Leptospirosis, Hepatorenal Syndrome, Myocarditis, ARDS, Pancreatitis.
Sreejith R, Thulasidharan NK. Clinical profile of leptospirosis in a tertiary care centre in North Kerala. J. Evid. Based Med. Healthc. 2019; 6(5), 311-314. DOI: 10.18410/jebmh/2019/63
Leptospirosis is one of the most important zoonotic diseases worldwide caused by spirochete Leptospira genus with more than 200 serovars, having approximate incidence of >10 cases per 100,000 population per year.1 This disease affects large population of humans, especially in the tropical countries. This disease, though age old, remains as one that produces a major impact and health concern due to its morbidity and mortality. Lack of a proper reporting system, delay in diagnosis and increasing incidence of complications add on to the predicament. The evolving clinical picture has not been studied in detail, even though the disease is endemic with outbreaks following every rainy season or floods. Even with proper treatment mortality ranges from 5-20%.2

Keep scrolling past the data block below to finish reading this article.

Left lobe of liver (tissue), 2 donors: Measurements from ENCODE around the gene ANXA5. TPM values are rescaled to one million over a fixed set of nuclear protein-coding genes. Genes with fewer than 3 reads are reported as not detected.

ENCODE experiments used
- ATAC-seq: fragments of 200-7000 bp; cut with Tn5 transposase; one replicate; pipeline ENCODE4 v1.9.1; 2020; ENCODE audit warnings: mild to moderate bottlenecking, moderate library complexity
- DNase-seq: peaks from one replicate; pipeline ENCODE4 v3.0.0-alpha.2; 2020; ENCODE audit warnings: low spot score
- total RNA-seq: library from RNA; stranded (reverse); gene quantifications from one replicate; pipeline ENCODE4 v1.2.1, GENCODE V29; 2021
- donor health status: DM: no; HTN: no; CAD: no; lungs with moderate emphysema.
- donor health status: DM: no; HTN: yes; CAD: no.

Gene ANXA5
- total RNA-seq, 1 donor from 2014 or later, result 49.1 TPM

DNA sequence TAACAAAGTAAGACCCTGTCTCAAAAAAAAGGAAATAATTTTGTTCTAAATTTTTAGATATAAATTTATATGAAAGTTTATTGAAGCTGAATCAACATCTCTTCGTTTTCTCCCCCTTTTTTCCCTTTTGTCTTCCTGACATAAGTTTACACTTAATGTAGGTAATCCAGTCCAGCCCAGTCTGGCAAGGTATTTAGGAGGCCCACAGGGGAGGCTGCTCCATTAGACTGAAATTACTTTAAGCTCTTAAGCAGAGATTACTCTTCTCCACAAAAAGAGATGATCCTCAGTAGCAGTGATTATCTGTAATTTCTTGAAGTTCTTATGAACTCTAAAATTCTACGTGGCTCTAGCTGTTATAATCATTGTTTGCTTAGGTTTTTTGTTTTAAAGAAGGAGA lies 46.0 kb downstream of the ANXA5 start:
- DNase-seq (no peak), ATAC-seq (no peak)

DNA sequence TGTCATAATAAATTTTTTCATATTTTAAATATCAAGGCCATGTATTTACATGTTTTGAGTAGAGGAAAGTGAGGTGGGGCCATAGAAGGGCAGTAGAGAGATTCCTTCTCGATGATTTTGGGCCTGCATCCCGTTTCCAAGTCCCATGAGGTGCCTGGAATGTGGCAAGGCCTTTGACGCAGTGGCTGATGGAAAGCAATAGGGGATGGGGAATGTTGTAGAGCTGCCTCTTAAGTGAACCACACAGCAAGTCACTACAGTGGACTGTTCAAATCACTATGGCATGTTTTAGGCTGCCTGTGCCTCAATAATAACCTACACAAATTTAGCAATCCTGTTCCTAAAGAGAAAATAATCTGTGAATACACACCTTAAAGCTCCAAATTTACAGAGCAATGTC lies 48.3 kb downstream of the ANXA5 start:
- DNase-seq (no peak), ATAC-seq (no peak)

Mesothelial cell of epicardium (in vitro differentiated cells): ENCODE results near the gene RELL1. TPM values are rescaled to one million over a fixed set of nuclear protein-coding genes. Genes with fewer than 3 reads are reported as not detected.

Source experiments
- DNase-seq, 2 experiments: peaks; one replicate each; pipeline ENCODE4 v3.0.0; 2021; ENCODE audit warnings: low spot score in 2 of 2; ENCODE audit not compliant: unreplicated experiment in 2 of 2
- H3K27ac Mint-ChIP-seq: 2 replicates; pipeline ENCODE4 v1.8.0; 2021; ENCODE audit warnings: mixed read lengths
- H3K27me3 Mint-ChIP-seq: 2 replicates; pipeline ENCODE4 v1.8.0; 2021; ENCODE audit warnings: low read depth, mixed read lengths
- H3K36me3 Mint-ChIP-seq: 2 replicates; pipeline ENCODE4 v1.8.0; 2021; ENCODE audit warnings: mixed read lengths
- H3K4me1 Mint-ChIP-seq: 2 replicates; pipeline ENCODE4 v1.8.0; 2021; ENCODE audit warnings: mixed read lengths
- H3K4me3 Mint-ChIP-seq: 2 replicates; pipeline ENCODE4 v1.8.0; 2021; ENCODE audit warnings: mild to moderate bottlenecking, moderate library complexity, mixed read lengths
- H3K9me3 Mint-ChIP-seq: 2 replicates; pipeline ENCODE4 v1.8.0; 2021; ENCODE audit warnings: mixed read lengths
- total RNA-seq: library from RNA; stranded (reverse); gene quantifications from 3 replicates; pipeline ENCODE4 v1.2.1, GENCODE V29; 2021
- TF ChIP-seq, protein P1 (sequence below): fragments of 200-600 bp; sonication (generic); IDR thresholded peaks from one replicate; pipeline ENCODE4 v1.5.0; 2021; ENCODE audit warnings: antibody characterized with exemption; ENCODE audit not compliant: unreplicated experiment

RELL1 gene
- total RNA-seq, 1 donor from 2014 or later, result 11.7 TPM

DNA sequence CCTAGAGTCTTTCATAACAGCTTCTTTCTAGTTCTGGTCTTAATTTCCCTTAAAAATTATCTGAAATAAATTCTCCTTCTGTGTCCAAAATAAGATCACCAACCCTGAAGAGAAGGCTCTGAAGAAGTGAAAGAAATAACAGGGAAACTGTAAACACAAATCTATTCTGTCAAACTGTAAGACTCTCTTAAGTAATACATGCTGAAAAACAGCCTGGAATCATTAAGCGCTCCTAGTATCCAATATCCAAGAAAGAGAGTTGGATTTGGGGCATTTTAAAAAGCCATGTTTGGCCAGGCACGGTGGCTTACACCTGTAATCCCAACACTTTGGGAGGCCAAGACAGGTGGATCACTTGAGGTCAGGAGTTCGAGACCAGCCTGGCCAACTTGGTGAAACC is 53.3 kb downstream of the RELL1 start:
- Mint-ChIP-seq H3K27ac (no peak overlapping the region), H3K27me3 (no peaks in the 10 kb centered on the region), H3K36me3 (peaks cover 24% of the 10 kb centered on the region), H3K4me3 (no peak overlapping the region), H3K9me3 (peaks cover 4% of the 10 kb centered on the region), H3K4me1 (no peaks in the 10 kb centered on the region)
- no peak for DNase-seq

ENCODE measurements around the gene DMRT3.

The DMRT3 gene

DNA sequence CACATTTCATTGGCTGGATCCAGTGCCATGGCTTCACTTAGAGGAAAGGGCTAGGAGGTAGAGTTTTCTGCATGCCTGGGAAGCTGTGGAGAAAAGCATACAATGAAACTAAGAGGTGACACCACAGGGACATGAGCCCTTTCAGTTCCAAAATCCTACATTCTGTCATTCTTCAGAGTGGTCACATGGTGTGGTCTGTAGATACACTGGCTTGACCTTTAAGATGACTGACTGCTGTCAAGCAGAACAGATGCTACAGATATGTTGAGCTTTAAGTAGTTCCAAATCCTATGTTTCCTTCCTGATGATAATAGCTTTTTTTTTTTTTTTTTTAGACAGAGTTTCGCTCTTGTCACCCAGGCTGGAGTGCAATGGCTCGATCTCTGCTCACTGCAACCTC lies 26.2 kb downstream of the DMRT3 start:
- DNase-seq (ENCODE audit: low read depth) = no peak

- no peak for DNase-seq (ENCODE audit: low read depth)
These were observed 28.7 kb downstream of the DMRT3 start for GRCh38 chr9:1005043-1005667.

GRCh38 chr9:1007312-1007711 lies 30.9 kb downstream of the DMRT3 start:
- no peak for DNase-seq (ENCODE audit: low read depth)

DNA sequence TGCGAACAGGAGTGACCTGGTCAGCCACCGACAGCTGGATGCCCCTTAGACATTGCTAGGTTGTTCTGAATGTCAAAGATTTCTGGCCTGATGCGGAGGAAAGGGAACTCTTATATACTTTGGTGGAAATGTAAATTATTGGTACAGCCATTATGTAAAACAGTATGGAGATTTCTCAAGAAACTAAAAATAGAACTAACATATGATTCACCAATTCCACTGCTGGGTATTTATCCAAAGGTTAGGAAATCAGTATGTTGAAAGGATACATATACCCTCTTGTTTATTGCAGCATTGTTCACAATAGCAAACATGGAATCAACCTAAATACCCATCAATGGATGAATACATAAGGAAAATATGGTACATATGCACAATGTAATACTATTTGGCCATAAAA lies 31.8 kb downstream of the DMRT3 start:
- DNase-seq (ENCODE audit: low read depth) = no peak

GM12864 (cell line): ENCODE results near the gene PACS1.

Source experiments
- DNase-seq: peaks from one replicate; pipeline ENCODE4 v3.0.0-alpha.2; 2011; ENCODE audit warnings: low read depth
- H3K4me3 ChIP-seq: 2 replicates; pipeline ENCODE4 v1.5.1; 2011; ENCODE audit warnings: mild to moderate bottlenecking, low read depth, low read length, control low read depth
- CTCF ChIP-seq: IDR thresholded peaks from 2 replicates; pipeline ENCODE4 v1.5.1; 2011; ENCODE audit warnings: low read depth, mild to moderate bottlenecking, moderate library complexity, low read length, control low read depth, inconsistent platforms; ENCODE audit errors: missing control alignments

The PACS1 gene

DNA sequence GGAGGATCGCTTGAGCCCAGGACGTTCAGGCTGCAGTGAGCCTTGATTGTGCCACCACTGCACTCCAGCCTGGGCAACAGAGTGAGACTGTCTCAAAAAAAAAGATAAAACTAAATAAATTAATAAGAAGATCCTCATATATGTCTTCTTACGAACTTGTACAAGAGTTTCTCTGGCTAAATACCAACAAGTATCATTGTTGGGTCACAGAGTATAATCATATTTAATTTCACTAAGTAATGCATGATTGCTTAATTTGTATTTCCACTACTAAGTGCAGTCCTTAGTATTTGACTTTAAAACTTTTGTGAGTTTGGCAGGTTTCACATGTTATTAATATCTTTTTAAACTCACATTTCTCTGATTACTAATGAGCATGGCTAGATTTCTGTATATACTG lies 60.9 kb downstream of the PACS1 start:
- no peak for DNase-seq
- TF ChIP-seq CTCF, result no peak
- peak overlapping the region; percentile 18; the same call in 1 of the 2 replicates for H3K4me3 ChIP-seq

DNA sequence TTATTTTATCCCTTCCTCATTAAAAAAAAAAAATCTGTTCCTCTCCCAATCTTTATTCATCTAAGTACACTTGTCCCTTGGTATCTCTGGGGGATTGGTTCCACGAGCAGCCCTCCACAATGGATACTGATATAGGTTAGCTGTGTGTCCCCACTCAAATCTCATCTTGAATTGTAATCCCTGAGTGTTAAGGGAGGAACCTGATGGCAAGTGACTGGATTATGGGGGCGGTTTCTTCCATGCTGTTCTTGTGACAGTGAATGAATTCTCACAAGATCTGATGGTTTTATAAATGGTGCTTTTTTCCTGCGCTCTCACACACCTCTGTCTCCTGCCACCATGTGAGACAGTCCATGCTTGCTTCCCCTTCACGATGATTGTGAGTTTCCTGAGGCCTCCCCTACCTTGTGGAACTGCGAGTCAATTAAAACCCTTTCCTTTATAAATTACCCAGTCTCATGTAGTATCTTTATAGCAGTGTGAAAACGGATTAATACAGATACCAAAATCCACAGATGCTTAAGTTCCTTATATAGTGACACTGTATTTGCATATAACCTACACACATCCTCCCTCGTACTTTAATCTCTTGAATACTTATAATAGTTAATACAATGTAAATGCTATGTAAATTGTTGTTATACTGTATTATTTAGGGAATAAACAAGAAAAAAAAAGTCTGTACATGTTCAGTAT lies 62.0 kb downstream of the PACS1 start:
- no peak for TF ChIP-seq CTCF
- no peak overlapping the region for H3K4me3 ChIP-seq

Leptospirosis remains one of the most common zoonotic disease in Kerala, where it is considered to be endemic and is transmitted by rodents especially rats, even though it may be transmitted from other primary reservoirs like cattle, pigs or dogs. It is transmitted to humans by exposure to urine of primary hosts which contaminates water or soil and when infected water or soil comes in contact with skin abrasions or mucous membranes.3 Heavy seasonal rainfall, floods and waterlogging, with high population density and abundant rodents make it ideal for the organism to spread disease in humans in this part of the country.
Leptospirosis presents with fever along with myalgia and majority will be asymptomatic. Among the symptomatic, initial leptospiremic phase is associated with high grade fever with chills, myalgia, conjunctival congestion, headache